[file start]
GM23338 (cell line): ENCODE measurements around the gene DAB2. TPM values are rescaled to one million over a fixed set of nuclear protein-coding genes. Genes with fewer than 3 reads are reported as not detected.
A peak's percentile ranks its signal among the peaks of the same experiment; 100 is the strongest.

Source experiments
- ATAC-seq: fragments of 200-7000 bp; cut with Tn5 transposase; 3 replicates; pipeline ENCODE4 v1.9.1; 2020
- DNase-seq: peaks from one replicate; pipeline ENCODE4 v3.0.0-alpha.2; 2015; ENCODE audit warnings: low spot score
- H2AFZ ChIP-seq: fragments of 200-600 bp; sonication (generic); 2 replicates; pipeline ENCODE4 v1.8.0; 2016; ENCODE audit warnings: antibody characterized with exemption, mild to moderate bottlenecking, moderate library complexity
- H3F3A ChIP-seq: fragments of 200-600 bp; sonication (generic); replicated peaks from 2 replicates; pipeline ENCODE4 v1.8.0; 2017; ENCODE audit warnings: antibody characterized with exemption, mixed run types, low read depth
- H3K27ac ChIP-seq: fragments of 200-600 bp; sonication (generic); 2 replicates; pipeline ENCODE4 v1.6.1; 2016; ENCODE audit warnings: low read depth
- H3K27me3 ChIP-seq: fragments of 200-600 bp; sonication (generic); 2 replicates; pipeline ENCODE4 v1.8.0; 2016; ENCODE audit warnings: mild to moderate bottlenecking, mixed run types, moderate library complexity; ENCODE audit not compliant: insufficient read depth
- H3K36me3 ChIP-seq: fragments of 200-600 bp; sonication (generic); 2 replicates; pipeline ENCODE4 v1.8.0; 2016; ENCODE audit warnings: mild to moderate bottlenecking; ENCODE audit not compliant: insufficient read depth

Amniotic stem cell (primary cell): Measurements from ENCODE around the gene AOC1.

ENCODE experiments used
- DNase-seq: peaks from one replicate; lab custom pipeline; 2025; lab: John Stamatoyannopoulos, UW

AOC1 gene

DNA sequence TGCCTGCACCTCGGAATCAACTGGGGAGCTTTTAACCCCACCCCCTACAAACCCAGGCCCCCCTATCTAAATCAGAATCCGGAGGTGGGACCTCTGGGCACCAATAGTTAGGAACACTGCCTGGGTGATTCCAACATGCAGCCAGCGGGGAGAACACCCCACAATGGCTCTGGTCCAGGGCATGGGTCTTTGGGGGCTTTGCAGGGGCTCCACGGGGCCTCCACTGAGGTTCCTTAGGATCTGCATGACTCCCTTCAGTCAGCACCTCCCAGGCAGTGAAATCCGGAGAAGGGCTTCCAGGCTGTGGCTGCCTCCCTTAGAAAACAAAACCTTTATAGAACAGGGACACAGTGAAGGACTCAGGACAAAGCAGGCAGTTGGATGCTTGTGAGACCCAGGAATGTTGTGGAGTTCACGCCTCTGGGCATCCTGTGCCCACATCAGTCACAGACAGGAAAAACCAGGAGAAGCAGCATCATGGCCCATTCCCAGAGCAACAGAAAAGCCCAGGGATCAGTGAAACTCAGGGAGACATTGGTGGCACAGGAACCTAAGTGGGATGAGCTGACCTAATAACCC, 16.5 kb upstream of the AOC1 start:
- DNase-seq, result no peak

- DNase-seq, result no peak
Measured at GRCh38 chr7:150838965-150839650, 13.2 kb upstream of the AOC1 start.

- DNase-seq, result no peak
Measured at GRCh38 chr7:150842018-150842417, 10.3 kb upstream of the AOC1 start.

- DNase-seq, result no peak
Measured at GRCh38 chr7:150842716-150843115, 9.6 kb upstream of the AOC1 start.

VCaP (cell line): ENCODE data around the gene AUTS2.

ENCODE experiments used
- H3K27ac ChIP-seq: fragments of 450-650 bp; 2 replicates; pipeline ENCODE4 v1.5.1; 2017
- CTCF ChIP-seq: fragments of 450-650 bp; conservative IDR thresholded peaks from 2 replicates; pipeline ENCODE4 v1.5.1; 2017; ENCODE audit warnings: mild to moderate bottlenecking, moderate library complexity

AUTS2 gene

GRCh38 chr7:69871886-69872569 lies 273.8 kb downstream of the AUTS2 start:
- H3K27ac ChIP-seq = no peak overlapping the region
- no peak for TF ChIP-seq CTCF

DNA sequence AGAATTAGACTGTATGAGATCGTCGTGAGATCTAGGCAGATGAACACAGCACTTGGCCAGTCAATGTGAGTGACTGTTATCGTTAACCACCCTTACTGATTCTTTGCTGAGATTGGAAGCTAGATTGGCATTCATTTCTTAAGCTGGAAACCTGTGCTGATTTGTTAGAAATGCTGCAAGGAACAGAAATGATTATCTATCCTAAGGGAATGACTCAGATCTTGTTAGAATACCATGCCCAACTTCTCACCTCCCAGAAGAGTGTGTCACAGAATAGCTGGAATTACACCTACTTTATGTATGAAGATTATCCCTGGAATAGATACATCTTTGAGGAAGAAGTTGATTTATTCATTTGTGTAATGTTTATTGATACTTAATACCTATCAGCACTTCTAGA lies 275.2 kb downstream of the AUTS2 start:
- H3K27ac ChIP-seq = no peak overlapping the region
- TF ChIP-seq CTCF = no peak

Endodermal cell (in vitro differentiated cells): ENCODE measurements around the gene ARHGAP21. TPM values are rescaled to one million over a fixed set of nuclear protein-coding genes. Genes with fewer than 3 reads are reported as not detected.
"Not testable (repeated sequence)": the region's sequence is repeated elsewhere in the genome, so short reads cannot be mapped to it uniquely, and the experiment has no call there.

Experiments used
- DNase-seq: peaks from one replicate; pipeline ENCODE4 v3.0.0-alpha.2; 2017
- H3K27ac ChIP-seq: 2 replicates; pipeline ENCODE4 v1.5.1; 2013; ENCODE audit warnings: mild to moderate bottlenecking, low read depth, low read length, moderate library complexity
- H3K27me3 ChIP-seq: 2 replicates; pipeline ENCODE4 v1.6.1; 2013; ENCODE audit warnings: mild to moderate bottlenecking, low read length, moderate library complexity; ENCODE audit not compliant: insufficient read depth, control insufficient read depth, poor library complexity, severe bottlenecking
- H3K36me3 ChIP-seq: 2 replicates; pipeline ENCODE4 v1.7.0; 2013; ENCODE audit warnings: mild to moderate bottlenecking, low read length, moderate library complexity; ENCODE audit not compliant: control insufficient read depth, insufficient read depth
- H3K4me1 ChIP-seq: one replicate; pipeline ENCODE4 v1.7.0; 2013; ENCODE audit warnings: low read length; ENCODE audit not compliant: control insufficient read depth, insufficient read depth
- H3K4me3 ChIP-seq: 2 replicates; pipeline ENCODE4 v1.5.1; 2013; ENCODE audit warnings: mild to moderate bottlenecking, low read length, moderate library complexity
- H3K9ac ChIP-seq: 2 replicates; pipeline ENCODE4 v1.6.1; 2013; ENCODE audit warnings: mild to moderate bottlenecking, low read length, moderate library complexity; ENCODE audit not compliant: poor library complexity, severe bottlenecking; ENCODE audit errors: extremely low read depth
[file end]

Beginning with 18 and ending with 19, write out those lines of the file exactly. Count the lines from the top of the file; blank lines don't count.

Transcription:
Measured at GRCh38 chr7:150838965-150839650, 13.2 kb upstream of the AOC1 start.

- DNase-seq, result no peak